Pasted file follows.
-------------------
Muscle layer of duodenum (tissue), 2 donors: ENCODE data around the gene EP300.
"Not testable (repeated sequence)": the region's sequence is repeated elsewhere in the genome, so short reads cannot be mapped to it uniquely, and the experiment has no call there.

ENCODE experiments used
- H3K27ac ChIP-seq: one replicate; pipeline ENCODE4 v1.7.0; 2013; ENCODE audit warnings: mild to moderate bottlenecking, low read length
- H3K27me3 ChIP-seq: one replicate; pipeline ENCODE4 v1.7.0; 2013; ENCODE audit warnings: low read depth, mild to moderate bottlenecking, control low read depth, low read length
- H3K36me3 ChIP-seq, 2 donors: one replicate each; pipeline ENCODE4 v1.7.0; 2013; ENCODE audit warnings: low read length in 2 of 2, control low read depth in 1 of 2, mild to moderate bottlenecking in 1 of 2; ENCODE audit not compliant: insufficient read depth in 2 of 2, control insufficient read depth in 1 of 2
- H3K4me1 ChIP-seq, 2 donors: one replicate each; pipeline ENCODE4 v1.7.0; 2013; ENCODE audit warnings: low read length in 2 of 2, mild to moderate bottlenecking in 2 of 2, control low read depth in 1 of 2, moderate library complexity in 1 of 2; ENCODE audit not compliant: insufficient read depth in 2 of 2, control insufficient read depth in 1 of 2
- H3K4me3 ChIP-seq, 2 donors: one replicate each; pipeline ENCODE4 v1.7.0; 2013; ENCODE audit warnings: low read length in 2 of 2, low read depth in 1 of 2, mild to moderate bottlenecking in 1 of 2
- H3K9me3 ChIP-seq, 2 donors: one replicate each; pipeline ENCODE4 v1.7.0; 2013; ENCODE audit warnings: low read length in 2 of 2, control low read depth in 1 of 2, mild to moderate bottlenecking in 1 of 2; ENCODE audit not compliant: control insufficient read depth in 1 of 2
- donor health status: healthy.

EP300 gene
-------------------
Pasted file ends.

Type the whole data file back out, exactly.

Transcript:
Muscle layer of duodenum (tissue), 2 donors: ENCODE data around the gene EP300.
"Not testable (repeated sequence)": the region's sequence is repeated elsewhere in the genome, so short reads cannot be mapped to it uniquely, and the experiment has no call there.

ENCODE experiments used
- H3K27ac ChIP-seq: one replicate; pipeline ENCODE4 v1.7.0; 2013; ENCODE audit warnings: mild to moderate bottlenecking, low read length
- H3K27me3 ChIP-seq: one replicate; pipeline ENCODE4 v1.7.0; 2013; ENCODE audit warnings: low read depth, mild to moderate bottlenecking, control low read depth, low read length
- H3K36me3 ChIP-seq, 2 donors: one replicate each; pipeline ENCODE4 v1.7.0; 2013; ENCODE audit warnings: low read length in 2 of 2, control low read depth in 1 of 2, mild to moderate bottlenecking in 1 of 2; ENCODE audit not compliant: insufficient read depth in 2 of 2, control insufficient read depth in 1 of 2
- H3K4me1 ChIP-seq, 2 donors: one replicate each; pipeline ENCODE4 v1.7.0; 2013; ENCODE audit warnings: low read length in 2 of 2, mild to moderate bottlenecking in 2 of 2, control low read depth in 1 of 2, moderate library complexity in 1 of 2; ENCODE audit not compliant: insufficient read depth in 2 of 2, control insufficient read depth in 1 of 2
- H3K4me3 ChIP-seq, 2 donors: one replicate each; pipeline ENCODE4 v1.7.0; 2013; ENCODE audit warnings: low read length in 2 of 2, low read depth in 1 of 2, mild to moderate bottlenecking in 1 of 2
- H3K9me3 ChIP-seq, 2 donors: one replicate each; pipeline ENCODE4 v1.7.0; 2013; ENCODE audit warnings: low read length in 2 of 2, control low read depth in 1 of 2, mild to moderate bottlenecking in 1 of 2; ENCODE audit not compliant: control insufficient read depth in 1 of 2
- donor health status: healthy.

EP300 gene